ow to Remove Water from an Oil Tank



Many of us rely on our oil tanks to heat our homes but, unfortunately, they can be vulnerable to water, which can cause multiple problems. So if water does manage to get into your tank, it's important to know how to remove it.


How does water get into an oil tank?


No matter how hard we try, our oil tanks will always remain susceptible to water. When it gets in, it is often due to either rain or condensation.


Particularly common during the warmer months, condensation is caused by moist air entering half-filled tanks and then cooling to create droplets. These settle at the bottom of the tank and build-up over time leading to corrosion and other problems. The best way to tackle this accumulation is to ensure the tank is regularly topped-up with oil, so there is less space for condensation to form.


Rainwater penetration often occurs in outdoor tanks that have fallen into disrepair. The rain comes in through broken vents or cracks. Regular maintenance will ensure this doesn’t happen.


How to check if there is water in an oil tank


Water is heavier than oil and sinks to the bottom of the tank, so it’s not easy to tell if there’s an issue just by looking.


The best method for checking whether water has invaded your tank is to use a water-finding paste. To use the paste, apply it to the end of a tank gauge stick long enough to reach the bottom of your tank. Dip the stick in, making sure you touch the bed of the tank before removing it. The paste should change color to highlight the presence of water in the tank.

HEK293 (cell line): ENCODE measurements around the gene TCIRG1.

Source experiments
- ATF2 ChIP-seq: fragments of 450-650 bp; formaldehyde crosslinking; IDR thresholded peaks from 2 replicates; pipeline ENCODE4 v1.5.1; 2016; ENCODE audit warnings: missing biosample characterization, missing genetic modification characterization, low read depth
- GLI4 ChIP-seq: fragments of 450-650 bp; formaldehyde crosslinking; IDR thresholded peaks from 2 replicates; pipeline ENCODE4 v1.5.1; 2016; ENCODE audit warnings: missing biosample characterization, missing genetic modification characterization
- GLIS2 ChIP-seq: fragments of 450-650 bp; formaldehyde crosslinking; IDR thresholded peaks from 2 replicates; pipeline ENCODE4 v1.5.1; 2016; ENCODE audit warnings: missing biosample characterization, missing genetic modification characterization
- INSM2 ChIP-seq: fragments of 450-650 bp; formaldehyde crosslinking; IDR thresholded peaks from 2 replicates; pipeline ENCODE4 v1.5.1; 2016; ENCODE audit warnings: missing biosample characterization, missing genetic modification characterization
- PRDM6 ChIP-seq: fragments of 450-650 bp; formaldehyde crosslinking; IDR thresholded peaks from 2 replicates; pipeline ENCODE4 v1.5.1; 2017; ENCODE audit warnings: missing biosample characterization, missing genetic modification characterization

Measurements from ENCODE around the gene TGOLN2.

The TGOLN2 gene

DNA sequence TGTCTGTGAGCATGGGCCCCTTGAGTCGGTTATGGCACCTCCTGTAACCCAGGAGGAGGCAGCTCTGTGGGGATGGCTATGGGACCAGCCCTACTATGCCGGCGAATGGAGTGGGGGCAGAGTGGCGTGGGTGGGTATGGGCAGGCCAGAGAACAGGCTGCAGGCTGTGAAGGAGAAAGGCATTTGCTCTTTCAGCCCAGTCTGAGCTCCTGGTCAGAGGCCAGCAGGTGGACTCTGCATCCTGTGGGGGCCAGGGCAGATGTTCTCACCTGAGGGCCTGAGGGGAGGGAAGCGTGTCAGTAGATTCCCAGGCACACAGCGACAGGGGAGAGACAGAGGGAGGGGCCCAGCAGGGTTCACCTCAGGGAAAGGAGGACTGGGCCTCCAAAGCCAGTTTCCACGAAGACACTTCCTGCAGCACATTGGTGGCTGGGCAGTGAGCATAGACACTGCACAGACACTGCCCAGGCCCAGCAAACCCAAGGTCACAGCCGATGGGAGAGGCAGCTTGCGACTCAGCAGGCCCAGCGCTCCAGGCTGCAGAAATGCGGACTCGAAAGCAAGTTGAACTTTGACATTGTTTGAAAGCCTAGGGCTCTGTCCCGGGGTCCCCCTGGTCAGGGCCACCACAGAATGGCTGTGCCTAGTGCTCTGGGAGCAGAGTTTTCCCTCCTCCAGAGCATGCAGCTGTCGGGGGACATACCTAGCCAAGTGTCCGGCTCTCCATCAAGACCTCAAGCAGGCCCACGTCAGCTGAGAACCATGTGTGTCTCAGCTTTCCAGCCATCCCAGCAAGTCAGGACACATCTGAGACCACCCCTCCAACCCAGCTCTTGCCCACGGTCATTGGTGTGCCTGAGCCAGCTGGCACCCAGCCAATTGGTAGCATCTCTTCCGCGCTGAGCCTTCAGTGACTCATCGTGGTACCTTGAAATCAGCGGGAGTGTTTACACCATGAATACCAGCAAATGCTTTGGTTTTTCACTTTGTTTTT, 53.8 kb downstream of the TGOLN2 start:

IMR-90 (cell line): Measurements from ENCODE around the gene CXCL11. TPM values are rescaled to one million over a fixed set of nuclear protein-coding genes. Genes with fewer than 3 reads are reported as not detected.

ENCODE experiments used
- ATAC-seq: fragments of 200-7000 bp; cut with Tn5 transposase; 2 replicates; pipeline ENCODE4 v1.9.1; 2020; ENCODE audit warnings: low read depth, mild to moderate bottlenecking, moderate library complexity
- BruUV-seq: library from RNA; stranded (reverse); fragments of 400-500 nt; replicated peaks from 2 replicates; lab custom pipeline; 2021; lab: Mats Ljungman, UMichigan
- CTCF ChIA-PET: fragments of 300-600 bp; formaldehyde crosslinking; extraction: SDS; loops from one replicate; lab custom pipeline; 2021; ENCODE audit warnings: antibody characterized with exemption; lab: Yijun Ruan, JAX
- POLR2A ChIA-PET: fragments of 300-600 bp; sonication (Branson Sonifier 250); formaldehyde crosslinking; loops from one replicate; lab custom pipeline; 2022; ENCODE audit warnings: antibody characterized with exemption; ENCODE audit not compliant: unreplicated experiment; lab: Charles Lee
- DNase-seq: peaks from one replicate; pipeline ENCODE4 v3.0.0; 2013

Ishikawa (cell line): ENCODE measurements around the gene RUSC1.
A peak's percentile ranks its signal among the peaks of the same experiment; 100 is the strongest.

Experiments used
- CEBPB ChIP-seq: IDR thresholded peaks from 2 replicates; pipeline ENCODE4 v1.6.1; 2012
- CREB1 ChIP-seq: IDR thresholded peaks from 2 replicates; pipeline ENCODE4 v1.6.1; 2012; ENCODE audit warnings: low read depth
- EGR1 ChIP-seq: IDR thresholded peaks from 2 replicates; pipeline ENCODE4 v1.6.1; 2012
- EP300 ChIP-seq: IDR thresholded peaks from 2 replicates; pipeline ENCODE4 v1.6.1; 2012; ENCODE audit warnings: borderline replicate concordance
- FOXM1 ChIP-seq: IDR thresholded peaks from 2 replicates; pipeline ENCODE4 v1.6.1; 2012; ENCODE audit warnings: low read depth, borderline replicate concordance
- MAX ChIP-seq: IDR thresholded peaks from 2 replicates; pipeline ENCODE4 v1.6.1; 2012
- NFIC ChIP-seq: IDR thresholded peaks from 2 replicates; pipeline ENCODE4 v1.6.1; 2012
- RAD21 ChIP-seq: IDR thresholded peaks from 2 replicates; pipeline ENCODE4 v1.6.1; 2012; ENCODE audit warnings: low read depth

Why you need to remove water from an oil tank


If your water-finding paste shows that water is present, you will need to make sure that this is siphoned out as soon as possible. Leaving water in your tank can lead to several issues, including:


  • Bacteria

Water provides the perfect environment for bacteria to breed, and when this occurs it leads to sludge forming at the tank base, which can contaminate the oil. Another common problem associated with bacteria is the acid it releases, which can damage the tank and connecting pipes.


  • Rust

When water is left to interact with steel or iron, it produces iron oxide, otherwise known as rust, which can corrode the inside of the tank.


  • Ice

During the winter months, it’s not uncommon for water build-up in oil tanks to freeze into ice. This often leads to blockages in the pipes, as well as internal damage to your tank, which is far from ideal when it’s cold outside.


How to remove water from an oil tank


It’s crucial that when you find evidence of water in your oil tank that you remove it as soon as possible. If there is a large volume of water in your tank, then it’s recommended you hire a contractor to carry out the work.



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